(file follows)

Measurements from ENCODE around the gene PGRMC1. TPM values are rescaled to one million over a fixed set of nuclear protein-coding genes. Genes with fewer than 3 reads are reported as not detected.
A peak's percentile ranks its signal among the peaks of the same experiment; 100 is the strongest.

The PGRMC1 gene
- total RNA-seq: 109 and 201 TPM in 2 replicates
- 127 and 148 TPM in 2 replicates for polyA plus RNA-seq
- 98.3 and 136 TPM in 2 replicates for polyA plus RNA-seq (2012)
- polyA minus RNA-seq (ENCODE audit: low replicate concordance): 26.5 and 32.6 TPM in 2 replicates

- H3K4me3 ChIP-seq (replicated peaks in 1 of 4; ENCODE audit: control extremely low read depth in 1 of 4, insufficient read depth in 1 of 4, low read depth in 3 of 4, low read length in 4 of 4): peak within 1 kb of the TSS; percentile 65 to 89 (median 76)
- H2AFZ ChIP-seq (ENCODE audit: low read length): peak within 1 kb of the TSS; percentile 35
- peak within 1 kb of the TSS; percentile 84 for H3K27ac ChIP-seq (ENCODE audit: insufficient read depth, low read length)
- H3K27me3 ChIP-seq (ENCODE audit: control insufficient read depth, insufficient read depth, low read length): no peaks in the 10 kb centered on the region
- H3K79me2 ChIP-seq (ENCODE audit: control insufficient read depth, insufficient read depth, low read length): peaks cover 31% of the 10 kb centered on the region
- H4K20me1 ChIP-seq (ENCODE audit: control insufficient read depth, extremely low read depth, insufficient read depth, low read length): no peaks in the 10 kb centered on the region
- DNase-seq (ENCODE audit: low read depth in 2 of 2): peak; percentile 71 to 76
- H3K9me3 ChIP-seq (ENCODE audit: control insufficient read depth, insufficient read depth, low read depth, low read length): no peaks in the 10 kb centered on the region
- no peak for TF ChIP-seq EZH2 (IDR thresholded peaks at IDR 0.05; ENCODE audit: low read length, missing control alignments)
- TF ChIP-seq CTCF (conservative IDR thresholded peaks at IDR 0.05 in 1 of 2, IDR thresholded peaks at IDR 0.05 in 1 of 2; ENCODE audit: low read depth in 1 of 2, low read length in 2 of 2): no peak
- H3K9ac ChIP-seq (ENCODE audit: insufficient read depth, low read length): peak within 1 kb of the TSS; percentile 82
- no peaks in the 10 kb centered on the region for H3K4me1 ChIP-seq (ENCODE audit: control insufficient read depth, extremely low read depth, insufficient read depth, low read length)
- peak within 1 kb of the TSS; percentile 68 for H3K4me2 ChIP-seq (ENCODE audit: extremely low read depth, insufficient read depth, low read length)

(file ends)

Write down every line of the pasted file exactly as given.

Measurements from ENCODE around the gene PGRMC1. TPM values are rescaled to one million over a fixed set of nuclear protein-coding genes. Genes with fewer than 3 reads are reported as not detected.
A peak's percentile ranks its signal among the peaks of the same experiment; 100 is the strongest.

The PGRMC1 gene
- total RNA-seq: 109 and 201 TPM in 2 replicates
- 127 and 148 TPM in 2 replicates for polyA plus RNA-seq
- 98.3 and 136 TPM in 2 replicates for polyA plus RNA-seq (2012)
- polyA minus RNA-seq (ENCODE audit: low replicate concordance): 26.5 and 32.6 TPM in 2 replicates

- H3K4me3 ChIP-seq (replicated peaks in 1 of 4; ENCODE audit: control extremely low read depth in 1 of 4, insufficient read depth in 1 of 4, low read depth in 3 of 4, low read length in 4 of 4): peak within 1 kb of the TSS; percentile 65 to 89 (median 76)
- H2AFZ ChIP-seq (ENCODE audit: low read length): peak within 1 kb of the TSS; percentile 35
- peak within 1 kb of the TSS; percentile 84 for H3K27ac ChIP-seq (ENCODE audit: insufficient read depth, low read length)
- H3K27me3 ChIP-seq (ENCODE audit: control insufficient read depth, insufficient read depth, low read length): no peaks in the 10 kb centered on the region
- H3K79me2 ChIP-seq (ENCODE audit: control insufficient read depth, insufficient read depth, low read length): peaks cover 31% of the 10 kb centered on the region
- H4K20me1 ChIP-seq (ENCODE audit: control insufficient read depth, extremely low read depth, insufficient read depth, low read length): no peaks in the 10 kb centered on the region
- DNase-seq (ENCODE audit: low read depth in 2 of 2): peak; percentile 71 to 76
- H3K9me3 ChIP-seq (ENCODE audit: control insufficient read depth, insufficient read depth, low read depth, low read length): no peaks in the 10 kb centered on the region
- no peak for TF ChIP-seq EZH2 (IDR thresholded peaks at IDR 0.05; ENCODE audit: low read length, missing control alignments)
- TF ChIP-seq CTCF (conservative IDR thresholded peaks at IDR 0.05 in 1 of 2, IDR thresholded peaks at IDR 0.05 in 1 of 2; ENCODE audit: low read depth in 1 of 2, low read length in 2 of 2): no peak
- H3K9ac ChIP-seq (ENCODE audit: insufficient read depth, low read length): peak within 1 kb of the TSS; percentile 82
- no peaks in the 10 kb centered on the region for H3K4me1 ChIP-seq (ENCODE audit: control insufficient read depth, extremely low read depth, insufficient read depth, low read length)
- peak within 1 kb of the TSS; percentile 68 for H3K4me2 ChIP-seq (ENCODE audit: extremely low read depth, insufficient read depth, low read length)